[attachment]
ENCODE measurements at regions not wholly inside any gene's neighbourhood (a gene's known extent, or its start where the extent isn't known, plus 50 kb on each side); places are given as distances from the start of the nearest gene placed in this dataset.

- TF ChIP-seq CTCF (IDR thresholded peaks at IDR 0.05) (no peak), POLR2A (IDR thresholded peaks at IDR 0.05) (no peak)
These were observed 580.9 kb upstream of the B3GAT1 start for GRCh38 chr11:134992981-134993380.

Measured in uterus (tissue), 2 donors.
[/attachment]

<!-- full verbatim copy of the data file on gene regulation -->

ENCODE measurements at regions not wholly inside any gene's neighbourhood (a gene's known extent, or its start where the extent isn't known, plus 50 kb on each side); places are given as distances from the start of the nearest gene placed in this dataset.

- TF ChIP-seq CTCF (IDR thresholded peaks at IDR 0.05) (no peak), POLR2A (IDR thresholded peaks at IDR 0.05) (no peak)
These were observed 580.9 kb upstream of the B3GAT1 start for GRCh38 chr11:134992981-134993380.

Measured in uterus (tissue), 2 donors.